March 20-21, 2009 – Melbourne, AUSTRALIA
Venue: Hyatt Hotel 123 Collins Street, Melbourne, Australia
Organizers: Citizens’ Alliance for North Korean Human Rights, The Australian Committee for Human Rights in North Korea
250 delegates from Australia and overseas attended the opening of the 9th international conference on human rights in North Korea at Melbourne’s Grand Hyatt Hotel (20 March), opened by Australia’s Foreign Minister Stephen Smith (click here). Carl Gershman, the Chair of the National Endowment for Democracy gave an overview of the campaign for human rights in North Korea to the opening of the conference. (click here).
Co-orginsers of the Conference, Michael Danby, Chair of the Commonwealth Parliament’s sub comittee on Foreign Affairs and Prof. Won of the Citizens’ Alliance told an Australia wide radio audience (click here) what had emerged at the Conference about the most recent developments on human rights in North Korea.
Senator Michael Forshaw Chairman of the JSCFADT chaired an intensive session for international experts at the Australian Insitute of International Affairs that included several South Korean, Japanese and Australian MPs.
Foreign Editor Greg Sheridan drilled down into the horrors of the 300 000 prisoners in Kim Jong-Il’s labour camps (The Australian 31/3 click here) and Thailand’s leading reporter Kavi Chongkittavorn attended and reported on the conference in Bankok’s leading newspaper The Nation (click here).
Delegates to the conference were taken aback by UN Special Rapporteur Vitit Muntarbhorn’s powerful summary of his official report just delivered in Geneva derscribing the siutation of human rights in North Korea (for a Radio Australia interview with Mr Vitit click here).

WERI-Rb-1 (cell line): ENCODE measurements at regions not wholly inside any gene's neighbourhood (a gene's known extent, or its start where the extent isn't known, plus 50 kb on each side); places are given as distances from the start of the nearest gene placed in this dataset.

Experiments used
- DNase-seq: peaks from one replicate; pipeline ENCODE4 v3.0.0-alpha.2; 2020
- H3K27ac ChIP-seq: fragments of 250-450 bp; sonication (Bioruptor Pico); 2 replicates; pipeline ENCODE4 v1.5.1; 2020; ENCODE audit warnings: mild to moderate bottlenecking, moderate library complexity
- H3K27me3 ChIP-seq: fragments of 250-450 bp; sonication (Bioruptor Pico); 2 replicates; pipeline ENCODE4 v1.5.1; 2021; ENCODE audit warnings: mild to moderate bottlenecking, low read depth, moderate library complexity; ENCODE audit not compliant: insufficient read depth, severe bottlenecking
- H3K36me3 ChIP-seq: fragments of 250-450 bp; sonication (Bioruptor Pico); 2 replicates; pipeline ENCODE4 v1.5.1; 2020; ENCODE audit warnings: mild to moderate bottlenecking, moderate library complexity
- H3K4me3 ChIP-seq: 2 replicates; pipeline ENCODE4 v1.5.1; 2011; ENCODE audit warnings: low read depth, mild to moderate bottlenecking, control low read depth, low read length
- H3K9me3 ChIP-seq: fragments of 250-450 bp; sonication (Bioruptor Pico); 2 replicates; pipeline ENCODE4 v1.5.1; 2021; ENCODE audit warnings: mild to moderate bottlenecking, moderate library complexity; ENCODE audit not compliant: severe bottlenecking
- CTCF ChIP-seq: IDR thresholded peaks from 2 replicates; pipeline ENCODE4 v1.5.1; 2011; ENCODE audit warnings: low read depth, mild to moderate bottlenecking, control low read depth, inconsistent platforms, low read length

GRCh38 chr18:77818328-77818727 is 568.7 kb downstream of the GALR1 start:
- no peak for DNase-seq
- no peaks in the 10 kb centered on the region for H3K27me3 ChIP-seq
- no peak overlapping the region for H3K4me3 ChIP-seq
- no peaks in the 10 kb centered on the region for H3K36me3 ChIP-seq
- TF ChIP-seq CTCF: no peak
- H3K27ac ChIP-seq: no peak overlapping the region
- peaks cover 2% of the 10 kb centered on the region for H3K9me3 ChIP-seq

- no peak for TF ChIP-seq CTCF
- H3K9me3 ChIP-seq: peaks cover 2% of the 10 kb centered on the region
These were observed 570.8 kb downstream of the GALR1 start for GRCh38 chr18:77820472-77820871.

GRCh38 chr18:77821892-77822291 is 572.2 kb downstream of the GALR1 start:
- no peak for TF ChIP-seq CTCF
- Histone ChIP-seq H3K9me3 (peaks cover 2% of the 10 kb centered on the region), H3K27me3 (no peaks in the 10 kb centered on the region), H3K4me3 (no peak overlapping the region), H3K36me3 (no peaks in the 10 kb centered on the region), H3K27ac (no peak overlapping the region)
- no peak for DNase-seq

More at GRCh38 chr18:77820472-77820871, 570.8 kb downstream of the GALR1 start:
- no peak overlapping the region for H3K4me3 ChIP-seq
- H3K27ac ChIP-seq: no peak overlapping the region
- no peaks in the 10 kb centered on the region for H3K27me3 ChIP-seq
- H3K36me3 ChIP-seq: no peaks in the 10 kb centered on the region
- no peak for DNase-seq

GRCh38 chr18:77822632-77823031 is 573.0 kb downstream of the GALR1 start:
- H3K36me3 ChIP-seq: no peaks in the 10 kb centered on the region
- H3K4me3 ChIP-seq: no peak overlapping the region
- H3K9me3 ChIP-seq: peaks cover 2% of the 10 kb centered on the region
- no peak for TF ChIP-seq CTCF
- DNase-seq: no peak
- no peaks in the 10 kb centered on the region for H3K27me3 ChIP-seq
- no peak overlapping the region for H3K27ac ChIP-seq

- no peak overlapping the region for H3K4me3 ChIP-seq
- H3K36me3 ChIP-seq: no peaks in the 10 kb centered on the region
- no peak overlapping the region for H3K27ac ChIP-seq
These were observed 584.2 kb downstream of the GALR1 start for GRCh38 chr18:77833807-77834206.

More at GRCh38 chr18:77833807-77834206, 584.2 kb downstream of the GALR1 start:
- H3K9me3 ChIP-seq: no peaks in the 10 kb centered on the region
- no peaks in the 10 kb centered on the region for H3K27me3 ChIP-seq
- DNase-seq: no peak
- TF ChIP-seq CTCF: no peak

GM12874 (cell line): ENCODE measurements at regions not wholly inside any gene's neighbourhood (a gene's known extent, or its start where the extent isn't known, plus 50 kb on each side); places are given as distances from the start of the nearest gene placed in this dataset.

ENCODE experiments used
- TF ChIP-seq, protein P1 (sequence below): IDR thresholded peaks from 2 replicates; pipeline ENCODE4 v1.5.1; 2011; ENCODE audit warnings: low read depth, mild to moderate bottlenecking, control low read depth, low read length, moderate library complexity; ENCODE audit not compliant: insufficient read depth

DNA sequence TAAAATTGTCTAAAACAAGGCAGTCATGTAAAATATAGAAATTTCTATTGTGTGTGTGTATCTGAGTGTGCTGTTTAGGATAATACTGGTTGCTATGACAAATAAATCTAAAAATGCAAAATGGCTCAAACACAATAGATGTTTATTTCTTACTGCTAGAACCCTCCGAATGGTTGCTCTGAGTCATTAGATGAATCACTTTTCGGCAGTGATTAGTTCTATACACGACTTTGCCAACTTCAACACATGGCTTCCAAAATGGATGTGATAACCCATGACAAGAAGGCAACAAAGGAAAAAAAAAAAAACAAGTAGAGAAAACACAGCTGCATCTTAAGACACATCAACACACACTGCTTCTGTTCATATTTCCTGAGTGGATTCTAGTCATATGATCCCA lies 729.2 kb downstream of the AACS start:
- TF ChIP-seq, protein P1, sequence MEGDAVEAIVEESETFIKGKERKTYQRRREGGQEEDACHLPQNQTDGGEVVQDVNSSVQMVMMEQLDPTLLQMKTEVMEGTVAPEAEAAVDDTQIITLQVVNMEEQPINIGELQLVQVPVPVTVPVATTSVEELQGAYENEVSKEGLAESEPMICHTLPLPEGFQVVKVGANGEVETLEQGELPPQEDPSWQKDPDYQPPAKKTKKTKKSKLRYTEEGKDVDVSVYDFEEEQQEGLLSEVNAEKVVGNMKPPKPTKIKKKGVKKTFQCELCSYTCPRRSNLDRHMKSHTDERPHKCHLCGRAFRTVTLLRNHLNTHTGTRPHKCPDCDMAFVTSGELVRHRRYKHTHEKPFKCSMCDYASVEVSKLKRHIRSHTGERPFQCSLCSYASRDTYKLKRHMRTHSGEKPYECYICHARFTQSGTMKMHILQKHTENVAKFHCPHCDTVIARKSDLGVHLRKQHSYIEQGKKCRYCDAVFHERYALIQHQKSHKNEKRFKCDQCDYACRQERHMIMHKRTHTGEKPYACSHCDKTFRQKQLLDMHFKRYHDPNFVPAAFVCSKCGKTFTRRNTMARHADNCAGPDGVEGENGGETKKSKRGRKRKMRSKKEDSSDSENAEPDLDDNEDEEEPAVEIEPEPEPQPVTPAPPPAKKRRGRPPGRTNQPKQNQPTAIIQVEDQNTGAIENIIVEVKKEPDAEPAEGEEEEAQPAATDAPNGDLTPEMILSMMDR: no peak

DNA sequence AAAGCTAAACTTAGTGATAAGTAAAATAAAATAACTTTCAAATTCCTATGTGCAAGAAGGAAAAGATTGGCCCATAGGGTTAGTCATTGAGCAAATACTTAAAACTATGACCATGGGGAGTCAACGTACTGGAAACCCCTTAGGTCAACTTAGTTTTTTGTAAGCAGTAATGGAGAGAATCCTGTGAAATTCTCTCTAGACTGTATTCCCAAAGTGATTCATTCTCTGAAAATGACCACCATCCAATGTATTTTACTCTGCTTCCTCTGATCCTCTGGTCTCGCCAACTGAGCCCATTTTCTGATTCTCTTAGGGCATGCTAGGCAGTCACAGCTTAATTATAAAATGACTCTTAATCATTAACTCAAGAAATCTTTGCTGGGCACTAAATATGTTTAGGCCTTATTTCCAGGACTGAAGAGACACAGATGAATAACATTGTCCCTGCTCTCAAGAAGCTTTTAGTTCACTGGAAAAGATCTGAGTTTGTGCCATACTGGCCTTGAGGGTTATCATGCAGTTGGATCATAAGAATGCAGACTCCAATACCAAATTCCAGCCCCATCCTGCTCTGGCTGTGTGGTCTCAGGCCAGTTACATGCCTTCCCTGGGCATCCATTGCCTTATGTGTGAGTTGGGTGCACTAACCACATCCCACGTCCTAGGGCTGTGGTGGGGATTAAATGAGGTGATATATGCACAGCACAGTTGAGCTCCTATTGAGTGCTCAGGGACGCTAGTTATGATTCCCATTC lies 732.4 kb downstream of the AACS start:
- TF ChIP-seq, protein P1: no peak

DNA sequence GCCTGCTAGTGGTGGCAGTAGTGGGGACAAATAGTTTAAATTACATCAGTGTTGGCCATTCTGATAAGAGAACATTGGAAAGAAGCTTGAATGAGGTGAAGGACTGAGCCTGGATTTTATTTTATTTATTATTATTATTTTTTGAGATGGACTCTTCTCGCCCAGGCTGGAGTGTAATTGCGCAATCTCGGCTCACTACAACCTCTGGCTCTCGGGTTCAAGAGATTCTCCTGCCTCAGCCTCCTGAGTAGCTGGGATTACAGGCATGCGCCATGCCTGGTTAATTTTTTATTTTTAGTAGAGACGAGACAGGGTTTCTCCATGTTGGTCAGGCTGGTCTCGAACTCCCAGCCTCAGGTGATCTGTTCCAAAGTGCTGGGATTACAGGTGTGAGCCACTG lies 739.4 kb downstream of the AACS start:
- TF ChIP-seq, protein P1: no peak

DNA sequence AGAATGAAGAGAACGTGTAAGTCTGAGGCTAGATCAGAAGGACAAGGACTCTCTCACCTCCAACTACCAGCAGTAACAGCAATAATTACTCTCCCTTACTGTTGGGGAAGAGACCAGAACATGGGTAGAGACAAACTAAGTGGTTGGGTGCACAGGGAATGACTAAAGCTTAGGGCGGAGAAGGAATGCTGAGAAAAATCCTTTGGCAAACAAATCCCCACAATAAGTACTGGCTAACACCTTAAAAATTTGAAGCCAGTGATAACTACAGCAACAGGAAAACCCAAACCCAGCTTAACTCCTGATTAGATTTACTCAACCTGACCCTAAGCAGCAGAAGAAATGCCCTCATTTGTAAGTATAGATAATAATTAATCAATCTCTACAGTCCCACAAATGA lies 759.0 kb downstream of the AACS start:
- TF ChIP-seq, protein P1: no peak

Finally in a sign that the conference must have achieved some good, its aims were denounced by the DPRK newsagency (click here). The conference was also covered on SBS News (click here), and ABC International which will be put on Youtube soon.
The ninth International Conference on North Korean Human Rights and Refugees in Melbourne on Friday accused North Korea of grave abuses and discussed ways to improve the situation. The conference was organized jointly by the South Korean Citizens’ Alliance for North Korean Human Rights and the Australian Committee for Human Rights in North Korea under the joint sponsorship of the Australian Institute of International Affairs, the U.S. National Endowment for Democracy, and the Chosun Ilbo.
One participant pointed out that international humanitarian aid to the North has not been properly distributed to the North Korean residents, children in particular. Joanna Hosaniak, the senior program officer for international cooperation for CANKHR, interviewed 40 North Korean children and juveniles and 10 adults in the South between 2001 and 2008 and heard that none of them had received rice sent by South Korea or the international community during this period. They said they had instead seen grain sacks marked “Republic of Korea,” “UN,” or “Red Cross” sold on the market.
They said food supplied by South Korea is given to the military on a priority basis and the rest sold to moneyed military officers or Party members in the market. Only a small amount of food is distributed to the general public at slightly lower than the market price.
Some 2.55 million tons of rice and 200,000 tons of corn were delivered to the North during the Kim Dae-jung and Roh Moo-hyun administrations. None of the 50 said they had either received or seen meat or canned fish, which the UN had supplied to the North for children and pregnant women, between 2001 and 2007.
The Conference also screened a documentary “On the Border”, which was produced by the Chosun Ilbo on North Korean refugees and has recently won the Prize award in the English-language TV category at the 13th Annual Human Rights Press Awards.